“This total disregard for Belize’s cultural heritage and national patrimony is callous, ignorant and unforgivable,” said Tracy Panton, Belize’s Tourism and Culture Minister. “This expressed disdain for our laws is incomprehensible.”
The archeological complex, like all pre-Columbian ruins, was under the protection of the state even though it was located in a privately owned sugar cane plantation, according to Agence France-Presse.
Noh Mul was the center of a Mayan community of 40,000 that was initially occupied between 350-250 BC. It was inhabited off and on until about 900 years ago.
Authorities learned of the incident at the end of last week, blaming the D-Mar construction company, which is owned by Denny Grijalva, a candidate for mayor of Belize City.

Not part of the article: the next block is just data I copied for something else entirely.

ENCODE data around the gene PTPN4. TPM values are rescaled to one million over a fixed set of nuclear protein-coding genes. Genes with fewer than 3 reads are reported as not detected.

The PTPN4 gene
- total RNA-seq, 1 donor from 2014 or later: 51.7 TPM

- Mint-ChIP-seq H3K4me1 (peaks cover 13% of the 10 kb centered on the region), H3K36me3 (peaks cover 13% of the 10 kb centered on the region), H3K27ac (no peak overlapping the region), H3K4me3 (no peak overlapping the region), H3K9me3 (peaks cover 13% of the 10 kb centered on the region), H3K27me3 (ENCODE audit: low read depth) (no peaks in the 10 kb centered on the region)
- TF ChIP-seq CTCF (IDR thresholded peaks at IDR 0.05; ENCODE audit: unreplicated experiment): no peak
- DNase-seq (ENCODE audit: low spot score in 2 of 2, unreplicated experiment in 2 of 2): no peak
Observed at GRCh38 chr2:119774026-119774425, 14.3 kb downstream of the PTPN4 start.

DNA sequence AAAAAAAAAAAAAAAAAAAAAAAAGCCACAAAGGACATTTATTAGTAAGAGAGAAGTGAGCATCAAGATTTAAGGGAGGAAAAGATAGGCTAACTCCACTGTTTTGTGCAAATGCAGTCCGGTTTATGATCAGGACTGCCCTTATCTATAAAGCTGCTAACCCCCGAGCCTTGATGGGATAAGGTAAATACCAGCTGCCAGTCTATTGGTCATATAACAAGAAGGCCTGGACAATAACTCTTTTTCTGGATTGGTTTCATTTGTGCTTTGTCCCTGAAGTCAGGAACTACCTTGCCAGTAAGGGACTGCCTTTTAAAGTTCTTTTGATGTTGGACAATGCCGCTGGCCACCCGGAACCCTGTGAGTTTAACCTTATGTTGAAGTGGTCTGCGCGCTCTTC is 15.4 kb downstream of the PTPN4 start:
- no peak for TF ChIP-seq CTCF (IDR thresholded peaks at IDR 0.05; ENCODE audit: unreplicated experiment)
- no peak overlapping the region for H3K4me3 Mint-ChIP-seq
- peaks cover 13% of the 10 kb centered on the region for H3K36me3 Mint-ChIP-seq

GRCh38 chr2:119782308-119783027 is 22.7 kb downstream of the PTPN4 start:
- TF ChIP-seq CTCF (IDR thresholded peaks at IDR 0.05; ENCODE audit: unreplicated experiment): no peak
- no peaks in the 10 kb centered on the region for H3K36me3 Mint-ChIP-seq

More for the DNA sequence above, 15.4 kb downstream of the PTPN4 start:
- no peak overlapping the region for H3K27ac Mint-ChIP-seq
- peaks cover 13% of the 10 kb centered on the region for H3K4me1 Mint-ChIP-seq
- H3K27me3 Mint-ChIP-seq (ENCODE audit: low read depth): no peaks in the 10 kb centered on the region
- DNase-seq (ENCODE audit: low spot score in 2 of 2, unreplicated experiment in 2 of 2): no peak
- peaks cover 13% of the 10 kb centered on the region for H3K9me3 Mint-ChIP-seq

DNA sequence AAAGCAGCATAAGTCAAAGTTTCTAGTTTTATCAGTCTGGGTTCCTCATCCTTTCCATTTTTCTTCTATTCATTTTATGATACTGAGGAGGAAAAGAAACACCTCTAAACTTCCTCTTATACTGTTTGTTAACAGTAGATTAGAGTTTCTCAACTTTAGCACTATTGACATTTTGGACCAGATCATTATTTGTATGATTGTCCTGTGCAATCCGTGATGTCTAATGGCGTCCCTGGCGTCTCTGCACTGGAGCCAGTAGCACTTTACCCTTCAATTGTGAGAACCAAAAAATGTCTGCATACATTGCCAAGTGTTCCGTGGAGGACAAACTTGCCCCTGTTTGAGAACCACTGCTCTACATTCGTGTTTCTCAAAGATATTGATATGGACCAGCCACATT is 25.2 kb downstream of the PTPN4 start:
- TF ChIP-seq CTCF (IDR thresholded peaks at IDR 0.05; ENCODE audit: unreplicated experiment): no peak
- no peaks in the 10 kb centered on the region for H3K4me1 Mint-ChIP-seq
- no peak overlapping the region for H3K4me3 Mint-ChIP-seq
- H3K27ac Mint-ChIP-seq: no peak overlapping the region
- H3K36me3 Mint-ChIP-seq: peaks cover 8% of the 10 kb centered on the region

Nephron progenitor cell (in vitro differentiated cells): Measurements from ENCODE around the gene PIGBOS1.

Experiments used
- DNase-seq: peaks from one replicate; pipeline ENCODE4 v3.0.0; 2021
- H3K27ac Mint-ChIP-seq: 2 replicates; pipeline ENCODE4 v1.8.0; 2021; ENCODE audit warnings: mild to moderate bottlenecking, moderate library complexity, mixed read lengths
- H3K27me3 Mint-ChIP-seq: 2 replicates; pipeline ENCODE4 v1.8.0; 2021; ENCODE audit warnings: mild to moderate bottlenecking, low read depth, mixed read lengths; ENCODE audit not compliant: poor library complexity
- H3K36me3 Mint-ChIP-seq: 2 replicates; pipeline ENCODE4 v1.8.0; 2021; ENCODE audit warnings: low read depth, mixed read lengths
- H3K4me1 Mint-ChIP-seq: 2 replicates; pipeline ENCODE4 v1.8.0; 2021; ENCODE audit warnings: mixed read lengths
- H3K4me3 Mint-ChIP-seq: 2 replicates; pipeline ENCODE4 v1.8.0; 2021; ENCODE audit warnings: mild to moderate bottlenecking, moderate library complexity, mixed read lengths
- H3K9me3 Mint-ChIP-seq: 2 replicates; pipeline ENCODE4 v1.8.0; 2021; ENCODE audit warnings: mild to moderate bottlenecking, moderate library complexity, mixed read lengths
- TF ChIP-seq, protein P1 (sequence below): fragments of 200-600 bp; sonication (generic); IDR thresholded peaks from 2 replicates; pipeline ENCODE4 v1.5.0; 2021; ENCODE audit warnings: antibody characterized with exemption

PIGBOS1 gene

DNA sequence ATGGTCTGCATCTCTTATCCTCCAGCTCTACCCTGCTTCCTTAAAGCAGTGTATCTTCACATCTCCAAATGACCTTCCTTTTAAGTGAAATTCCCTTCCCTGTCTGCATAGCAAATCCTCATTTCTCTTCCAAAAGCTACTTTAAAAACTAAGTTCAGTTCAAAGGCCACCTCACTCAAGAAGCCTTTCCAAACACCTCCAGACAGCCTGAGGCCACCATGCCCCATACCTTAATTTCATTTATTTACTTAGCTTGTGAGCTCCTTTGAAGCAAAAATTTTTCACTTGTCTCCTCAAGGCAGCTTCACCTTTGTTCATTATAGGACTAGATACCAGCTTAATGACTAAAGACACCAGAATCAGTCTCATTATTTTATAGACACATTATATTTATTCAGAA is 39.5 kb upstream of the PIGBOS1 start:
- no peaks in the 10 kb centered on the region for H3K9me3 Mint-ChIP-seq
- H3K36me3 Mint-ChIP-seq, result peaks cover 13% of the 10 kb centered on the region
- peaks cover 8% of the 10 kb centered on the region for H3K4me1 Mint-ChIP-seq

Today marks the 250th anniversary of the beginning of Pontiac’s Rebellion, known by a number of other monikers, including Pontiac’s War, Pontiac’s Uprising and Pontiac’s Conspiracy.
Pontiac was a chief of the Ottawa nation, and was one of many Indians dissatisfied with the results of the French and Indian War (1754-1763), which left the British in control of much of eastern North America.
Pontiac was born in the early part of the 18th century, most likely along a waterway in what is today the Midwestern US, likely either the Detroit or Maumee river.
He became an Ottawa war leader by the mid-1740s and supported the French in pivotal French and Indian War.
Following the British victory in North America and the signing of the Treaty of Paris in 1763, the British angered Indian tribes who had been allied with the French by cutting back on key supplies previously distributed from forts in the region.